John Gillie, June 22, 2015, The News Tribune
The Port of Tacoma is rebooting its effort sell a nearly 750-acre property south of Olympia once planned to be the site of a large rail marshaling yard and gravel mine.
The port has had the rural tract on the market since 2013 when a sand and gravel consortium that had contracted to buy the property withdrew from the deal. The company had agreed to pay a total of $17 million in cash and sand and gravel, but backed out after paying only $1.2 million, the port announced.
Port real estate officials have sent new notices of the site’s availability to a list of potentially interested companies and individuals to remind them that the site is still on the market and to request offers to buy the property. The deadline for those offers is the end of the year.
Port of Tacoma spokeswoman Tara Mattina said the port has held “conversations” with potential buyers but has thus far received no formal offers. The port is hoping that the economy’s improved health and the demand for building materials will spark new offers.
The port bought the acreage in 2006 for $21.25 million with an ambitious plan to use the tract for a rail yard to improve the storage and switching of long container and unit trains destined for the port’s Tacoma Tideflats terminals and industrial sites. The port also sought to mine the glacial sand and gravel on the site for building activities. Together with environmental and site improvement costs, the port has invested a total of $27.5 million in the site.
Political opposition to development of the prairie site for industry, particularly by a group called Friends of Rocky Prairie, squelched the port’s rail yard plans when former site partner the Port of Olympia withdrew its support in 2008 under pressure from local residents.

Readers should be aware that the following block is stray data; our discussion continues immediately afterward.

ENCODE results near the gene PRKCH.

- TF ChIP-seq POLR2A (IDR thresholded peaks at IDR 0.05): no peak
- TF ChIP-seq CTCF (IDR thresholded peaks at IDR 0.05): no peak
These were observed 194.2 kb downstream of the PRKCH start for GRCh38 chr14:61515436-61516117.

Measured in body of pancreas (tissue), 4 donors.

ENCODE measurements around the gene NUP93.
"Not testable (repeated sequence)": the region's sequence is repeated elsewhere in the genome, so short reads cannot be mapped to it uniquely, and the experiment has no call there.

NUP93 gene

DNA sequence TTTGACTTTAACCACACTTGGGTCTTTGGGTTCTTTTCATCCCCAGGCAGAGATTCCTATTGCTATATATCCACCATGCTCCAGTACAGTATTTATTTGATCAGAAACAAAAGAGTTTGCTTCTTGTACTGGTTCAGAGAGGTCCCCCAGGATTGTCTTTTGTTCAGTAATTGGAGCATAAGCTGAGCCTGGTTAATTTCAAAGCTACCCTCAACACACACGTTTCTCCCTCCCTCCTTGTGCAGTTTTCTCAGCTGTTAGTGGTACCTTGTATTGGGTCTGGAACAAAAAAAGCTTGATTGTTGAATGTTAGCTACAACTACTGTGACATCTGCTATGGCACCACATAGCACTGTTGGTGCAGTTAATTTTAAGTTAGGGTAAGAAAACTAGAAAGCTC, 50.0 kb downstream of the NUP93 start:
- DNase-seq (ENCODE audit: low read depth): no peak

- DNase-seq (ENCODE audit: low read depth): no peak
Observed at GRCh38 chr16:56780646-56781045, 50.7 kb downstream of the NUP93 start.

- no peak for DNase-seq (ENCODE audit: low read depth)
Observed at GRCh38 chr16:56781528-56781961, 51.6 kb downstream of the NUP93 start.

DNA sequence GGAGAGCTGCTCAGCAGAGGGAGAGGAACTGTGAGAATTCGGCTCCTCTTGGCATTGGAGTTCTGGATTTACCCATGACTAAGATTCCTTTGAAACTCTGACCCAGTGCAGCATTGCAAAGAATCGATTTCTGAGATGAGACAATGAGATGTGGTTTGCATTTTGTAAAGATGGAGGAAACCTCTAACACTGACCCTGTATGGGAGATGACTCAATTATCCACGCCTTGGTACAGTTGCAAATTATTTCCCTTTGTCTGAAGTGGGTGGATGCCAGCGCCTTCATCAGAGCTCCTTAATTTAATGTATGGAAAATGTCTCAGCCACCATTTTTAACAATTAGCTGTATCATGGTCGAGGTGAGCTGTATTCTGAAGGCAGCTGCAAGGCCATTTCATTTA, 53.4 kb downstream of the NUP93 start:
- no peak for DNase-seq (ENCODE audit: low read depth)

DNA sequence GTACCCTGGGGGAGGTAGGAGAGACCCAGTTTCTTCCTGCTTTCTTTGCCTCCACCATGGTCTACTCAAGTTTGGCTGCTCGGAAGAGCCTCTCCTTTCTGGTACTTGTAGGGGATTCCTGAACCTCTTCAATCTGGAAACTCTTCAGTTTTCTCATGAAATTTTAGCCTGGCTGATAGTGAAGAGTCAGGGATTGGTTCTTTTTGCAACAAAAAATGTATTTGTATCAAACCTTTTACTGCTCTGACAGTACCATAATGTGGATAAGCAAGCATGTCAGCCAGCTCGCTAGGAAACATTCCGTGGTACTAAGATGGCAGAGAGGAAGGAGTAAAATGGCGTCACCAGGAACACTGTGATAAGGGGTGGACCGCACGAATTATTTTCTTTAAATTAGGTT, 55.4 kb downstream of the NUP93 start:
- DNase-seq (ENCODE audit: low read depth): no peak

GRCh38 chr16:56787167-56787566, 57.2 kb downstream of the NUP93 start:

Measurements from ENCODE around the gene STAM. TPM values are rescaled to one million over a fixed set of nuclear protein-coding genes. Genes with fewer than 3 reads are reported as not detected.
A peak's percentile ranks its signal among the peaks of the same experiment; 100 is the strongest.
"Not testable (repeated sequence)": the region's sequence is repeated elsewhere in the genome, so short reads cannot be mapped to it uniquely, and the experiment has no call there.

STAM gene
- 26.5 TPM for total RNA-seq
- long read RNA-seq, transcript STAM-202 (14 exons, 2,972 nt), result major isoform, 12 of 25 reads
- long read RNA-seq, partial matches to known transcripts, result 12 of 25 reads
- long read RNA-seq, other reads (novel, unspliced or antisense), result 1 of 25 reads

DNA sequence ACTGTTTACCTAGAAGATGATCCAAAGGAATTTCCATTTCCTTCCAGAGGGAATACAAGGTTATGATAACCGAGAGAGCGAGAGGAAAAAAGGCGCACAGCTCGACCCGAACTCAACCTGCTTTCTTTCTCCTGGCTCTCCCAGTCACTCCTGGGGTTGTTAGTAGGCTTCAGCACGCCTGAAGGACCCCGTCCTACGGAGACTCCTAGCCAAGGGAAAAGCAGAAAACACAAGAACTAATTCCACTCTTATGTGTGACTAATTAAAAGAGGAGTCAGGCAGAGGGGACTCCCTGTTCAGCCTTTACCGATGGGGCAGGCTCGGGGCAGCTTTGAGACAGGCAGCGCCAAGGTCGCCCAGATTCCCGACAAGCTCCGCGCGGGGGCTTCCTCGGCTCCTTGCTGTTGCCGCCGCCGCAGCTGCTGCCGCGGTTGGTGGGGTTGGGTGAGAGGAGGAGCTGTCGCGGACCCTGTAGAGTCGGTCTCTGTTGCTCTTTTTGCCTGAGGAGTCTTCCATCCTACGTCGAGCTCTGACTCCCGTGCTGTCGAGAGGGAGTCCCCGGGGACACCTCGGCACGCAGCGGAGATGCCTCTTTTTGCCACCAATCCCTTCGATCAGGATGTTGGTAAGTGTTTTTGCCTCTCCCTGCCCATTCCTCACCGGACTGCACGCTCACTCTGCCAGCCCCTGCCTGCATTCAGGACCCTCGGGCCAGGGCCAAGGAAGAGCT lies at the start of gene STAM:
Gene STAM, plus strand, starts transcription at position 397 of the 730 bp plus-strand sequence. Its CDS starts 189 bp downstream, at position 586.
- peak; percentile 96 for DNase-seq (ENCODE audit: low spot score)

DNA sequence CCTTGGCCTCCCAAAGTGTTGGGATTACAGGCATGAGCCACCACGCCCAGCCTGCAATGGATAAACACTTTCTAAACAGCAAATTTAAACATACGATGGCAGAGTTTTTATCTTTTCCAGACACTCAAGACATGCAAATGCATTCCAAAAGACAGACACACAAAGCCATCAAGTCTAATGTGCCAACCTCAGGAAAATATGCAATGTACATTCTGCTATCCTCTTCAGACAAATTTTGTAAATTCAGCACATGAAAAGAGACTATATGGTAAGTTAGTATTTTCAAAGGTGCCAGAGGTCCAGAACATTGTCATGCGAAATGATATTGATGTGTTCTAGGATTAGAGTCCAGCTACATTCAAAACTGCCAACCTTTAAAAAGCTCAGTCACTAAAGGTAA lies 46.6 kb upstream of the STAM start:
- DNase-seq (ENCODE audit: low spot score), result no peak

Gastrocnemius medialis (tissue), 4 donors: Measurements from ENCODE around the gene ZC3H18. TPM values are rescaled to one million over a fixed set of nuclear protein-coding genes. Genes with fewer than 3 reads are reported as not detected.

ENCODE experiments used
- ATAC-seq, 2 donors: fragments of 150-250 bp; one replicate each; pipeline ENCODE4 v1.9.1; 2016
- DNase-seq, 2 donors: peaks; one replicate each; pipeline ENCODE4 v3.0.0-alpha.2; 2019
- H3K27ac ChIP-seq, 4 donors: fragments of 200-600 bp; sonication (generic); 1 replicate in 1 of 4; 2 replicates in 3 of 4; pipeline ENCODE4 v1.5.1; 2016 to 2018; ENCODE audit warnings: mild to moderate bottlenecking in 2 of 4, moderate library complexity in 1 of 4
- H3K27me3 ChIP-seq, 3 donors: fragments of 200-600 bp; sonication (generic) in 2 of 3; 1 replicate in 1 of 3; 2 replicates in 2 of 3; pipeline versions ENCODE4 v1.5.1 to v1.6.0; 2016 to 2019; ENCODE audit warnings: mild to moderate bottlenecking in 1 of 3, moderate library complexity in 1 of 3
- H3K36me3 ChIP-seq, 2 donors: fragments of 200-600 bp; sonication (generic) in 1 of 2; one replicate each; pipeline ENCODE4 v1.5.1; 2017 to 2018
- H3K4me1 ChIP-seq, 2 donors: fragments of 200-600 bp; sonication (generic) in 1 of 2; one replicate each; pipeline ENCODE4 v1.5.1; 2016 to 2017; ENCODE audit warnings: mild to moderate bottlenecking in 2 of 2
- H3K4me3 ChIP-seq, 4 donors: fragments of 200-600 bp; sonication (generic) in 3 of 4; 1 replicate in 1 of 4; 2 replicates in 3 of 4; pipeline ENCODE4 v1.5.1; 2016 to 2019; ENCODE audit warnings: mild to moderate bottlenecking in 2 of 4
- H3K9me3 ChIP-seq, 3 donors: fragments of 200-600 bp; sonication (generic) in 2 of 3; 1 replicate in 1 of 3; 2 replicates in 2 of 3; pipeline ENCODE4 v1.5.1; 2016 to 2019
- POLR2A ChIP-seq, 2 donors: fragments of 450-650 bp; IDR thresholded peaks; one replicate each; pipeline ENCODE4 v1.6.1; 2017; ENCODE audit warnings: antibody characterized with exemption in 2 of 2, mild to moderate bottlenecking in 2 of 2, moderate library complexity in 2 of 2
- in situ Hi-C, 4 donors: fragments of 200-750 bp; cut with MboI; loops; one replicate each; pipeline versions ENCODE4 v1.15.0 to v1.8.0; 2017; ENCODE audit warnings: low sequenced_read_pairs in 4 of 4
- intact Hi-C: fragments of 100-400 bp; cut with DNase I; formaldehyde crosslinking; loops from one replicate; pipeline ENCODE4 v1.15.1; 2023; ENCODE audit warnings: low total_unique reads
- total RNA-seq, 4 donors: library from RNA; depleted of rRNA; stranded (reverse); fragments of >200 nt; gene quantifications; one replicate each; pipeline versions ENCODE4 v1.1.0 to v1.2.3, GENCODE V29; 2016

The port sold the site to Maytown Sand and Gravel, a group of sand and gravel companies, but Maytown backed out of the deal in 2013. The mining company said Thurston County officials were obstructing its efforts to continue sand and gravel mining on the site by requiring additional studies and environmental hearing when the company already had valid mining permits.
The port and the sand and gravel company sued Thurston County for delaying the mining. Together, the two won a $12 million judgment against the county. That case is now being appealed by the county. Oral arguments in the case are months away, the port’s attorney said.
Environmentalists had hoped that the site could be preserved as open space and as a wildlife reserve. During the recession, however, state agencies that might have acquired the tract had no funds for such acquisitions.
The site is just south of Millersylvania State Park. Part of the land was once the site of an explosives plant.
The port is continuing to mine gravel on the site through a contract with Lloyd Enterprises. The port receives a royalty on each cubic yard of sand or gravel extracted from the site.
According to the port’s sales brochure, the port holds state permits to mine some 20.6 million cubic yards of sand and gravel from the site. Other areas of the site not suitable for mining could be developed for other uses.